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Twin Waters Lodge
Luxury Accommodation in Collingwood, Golden Bay, New Zealand
Nestled harmoniously beside a tidal estuary and just fifty metres from a fine sand beach, the building features curved timber ceilings, floor-to-ceiling windows and multilevel decks. The elegant and artistic interior has ample space for all guests to enjoy its charm and tranquility.
Waking to the sound of tuis, breakfasting in the sun, sipping wine on the decks overlooking the estuary, or savouring a delicious dinner, there’s sure to be a special moment to remember your stay.
Trish and Mike have been in the hospitality business for many years and take pride in creating a relaxing atmosphere for their guests. They have a passion for travelling and love meeting fellow travellers and sharing experiences.
Twin Waters Lodge has now opened for the 2014-2015 season. We also announce our newest addition to the Twin Waters family: Jethro (on the left) is a boxer puppy, currently 7 months old, a younger “brother” for Flynn. The two dogs love to play together, and love to meet new friends. Although only 7 months, Jethro is already as big as Flynn and shows no signs of stopping growing.
At Twin Waters Lodge, we try to use only the freshest and best ingredients for our breakfasts. This means buying local, wherever possible, and especially growing our own vegetables during the summer. Here is a photo I took just last week of some of our “Sweet 100″ tomatoes ripening on the vine in our garden. At present we have salad greens, three kinds of beans, potatoes, radishes, courgettes, peppers, spring onions and carrots growing. In addition to this we grow a wide range of herbs, including rosemary, thyme, basil, mint, parsley and not forgetting the Bay Laurel tree by the back door for bay leaves!
This week we saw the return of our frog. Those of you who have stayed with us in summer may remember our frog. He (she?) hibernates each year and normally comes out of hibernation in November. This year’s emergence was late and we wondered if we had lost him. Our frog, who we named “Monsieur Croque” – a twist on “croque monsieur” – the French version of cheese on toast, has been with us for about five years now. I originally found him when I was mowing the lawn, down by the sign, where Totara Avenue joins the main road. I saw a small green frog in the grass making his way quite determinedly onto the main road. I estimated that his chances of getting across the road were minimal, […]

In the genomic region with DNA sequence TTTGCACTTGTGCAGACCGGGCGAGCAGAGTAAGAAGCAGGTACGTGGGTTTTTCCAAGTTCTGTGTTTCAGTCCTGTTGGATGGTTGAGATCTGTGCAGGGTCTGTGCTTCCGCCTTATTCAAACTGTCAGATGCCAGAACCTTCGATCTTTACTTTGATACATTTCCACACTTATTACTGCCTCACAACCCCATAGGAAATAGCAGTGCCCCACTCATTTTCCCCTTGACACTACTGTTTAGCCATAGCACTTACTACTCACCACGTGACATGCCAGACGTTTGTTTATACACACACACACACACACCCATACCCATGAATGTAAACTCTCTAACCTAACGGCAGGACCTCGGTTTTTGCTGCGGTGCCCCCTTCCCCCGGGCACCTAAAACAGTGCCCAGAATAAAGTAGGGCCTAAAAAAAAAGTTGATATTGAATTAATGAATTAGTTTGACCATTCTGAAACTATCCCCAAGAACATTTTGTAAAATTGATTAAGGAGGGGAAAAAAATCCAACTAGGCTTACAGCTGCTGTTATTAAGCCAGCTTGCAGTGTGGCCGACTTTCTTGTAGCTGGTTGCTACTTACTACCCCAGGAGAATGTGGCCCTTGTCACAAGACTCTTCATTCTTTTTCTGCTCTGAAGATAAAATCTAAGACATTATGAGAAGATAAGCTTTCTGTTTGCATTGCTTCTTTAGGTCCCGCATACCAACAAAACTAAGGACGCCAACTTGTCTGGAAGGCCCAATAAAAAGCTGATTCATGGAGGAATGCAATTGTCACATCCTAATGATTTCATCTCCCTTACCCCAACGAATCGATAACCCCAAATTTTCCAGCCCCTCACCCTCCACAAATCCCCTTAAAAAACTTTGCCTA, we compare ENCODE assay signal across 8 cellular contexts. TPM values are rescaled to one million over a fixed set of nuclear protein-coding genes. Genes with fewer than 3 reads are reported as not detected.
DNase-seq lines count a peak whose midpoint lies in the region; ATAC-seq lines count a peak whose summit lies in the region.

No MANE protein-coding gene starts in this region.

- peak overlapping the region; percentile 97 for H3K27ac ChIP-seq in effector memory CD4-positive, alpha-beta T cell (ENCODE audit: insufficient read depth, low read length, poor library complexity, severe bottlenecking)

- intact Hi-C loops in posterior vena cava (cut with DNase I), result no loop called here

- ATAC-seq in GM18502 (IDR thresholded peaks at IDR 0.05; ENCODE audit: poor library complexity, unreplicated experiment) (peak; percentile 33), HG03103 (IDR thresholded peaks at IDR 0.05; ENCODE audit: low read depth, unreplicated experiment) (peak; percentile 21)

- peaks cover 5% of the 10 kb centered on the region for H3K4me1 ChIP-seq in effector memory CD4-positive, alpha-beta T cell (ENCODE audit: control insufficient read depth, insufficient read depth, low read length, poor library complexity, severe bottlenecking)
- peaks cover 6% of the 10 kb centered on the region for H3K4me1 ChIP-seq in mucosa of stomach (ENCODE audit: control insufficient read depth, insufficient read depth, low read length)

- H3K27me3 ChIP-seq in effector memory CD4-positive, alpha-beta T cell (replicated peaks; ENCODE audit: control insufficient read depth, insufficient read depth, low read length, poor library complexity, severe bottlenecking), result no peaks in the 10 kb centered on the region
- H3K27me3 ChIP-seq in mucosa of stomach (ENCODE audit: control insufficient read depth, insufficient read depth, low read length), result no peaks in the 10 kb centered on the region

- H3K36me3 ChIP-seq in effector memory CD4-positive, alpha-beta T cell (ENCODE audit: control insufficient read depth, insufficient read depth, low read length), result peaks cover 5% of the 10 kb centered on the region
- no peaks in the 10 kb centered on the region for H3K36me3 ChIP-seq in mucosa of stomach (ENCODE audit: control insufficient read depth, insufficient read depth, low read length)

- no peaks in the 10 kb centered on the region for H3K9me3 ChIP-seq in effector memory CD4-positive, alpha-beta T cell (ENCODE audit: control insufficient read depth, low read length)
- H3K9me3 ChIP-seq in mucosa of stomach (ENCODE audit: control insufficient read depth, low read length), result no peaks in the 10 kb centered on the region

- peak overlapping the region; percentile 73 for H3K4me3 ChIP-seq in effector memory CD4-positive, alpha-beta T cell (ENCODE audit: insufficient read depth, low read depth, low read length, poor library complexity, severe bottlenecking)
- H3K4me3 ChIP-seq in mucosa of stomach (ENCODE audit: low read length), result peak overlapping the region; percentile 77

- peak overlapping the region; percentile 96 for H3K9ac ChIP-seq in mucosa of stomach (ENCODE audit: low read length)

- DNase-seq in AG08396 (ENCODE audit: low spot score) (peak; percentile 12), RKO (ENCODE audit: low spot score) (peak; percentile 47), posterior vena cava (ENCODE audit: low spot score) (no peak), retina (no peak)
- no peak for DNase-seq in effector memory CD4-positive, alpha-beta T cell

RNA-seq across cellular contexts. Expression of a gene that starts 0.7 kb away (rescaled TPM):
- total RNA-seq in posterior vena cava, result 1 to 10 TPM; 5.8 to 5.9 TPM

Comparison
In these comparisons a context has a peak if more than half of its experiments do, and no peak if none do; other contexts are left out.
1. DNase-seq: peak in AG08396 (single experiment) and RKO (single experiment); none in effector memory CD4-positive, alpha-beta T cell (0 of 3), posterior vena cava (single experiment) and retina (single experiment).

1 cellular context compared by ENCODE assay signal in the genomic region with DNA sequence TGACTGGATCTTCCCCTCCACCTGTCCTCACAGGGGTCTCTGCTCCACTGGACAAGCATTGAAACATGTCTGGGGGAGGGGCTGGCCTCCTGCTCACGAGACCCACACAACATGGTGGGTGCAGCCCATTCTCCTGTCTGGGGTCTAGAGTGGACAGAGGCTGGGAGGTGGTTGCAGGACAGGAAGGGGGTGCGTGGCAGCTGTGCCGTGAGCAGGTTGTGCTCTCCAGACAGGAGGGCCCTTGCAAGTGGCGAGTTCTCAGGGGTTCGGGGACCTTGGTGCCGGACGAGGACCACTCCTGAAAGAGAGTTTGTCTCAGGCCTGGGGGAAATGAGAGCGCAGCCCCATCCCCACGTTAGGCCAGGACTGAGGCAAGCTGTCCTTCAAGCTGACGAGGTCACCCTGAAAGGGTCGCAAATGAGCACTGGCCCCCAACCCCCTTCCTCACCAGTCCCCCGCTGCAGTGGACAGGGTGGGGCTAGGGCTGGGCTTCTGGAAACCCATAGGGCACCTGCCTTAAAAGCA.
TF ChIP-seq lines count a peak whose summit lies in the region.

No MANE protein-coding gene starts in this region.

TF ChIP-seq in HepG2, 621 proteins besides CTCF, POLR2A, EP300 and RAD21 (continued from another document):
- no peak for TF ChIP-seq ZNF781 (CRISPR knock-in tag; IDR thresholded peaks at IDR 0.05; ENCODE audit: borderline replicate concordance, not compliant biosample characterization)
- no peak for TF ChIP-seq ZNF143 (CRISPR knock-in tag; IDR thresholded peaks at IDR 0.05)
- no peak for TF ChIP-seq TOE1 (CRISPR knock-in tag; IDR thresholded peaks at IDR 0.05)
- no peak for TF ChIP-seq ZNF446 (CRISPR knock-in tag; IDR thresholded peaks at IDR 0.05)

One of the highlights of our recent trip to Africa was a training course held in Nkombe Camp in the Sabi Sands Reserve. Sabi Sands is a private reserve that borders onto and is open to Kruger National Park. The camp is a “wilderness” camp, i.e. it is not fenced off from the park and animals are free to wander through – which they do from time to time. The camp was a practical course run as part of the Field Guides Association of South Africa level 1 certificate training, and we learnt about many aspects of sout African wildlife, which was one of our main purposes. Another benefit was a training in how to be a field guide and what things to show people and tell them about. As […]
This is just a brief post to advise all that we have returned from our global travels and the Lodge is now open for business. We look forward to an exciting summer, with some new innovations on the way. In particular, we expect to be announcing the commissioning of a new guest room, to accommodate guests during peak times over the summer; and we will be inaugurating guided walks on Totara Avenue to introduce guests to the area, its geography and its flora and fauna.
Twin Waters Lodge is closed for winter. Like many businesses in Golden Bay associated with tourism, we close during the winter months. Winter is not a good time for visiting Golden Bay – the days are cooler and shorter, and it is when we have more wet weather. During the next 2 months we will be doing our own tourism, on safari in Kenya and South Africa. For that reason, we may not be able to reply immediately to email enquiries or booking requests from this web site. We apologise for any delays and will be checking every time we have access to emails. Meantime, the Lodge will be in the hands of our house (and dog)-sitters, Peter and Janne. Although winter is our cold season, it is not excessively […]
Late last year we acquired a new family member. Flynn is a boxer puppy, now about 15 months old. Flynn is everyone’s best friend – or that’s what he thinks! For people who like dogs, he is a lot of fun and good entertainment. For people who don’t like dogs or may have allergies – he is not allowed in the guest areas of the Lodge and has no contact with the guest rooms or guest lounge. He generally inhabits the back yard (fenced) or our home, which is part of the Lodge. For the record, he is not allowed in the kitchen and is banished from shared areas during meals. Many of our guests during the summer have enjoyed interacting with Flynn and his antics have been entertaining […]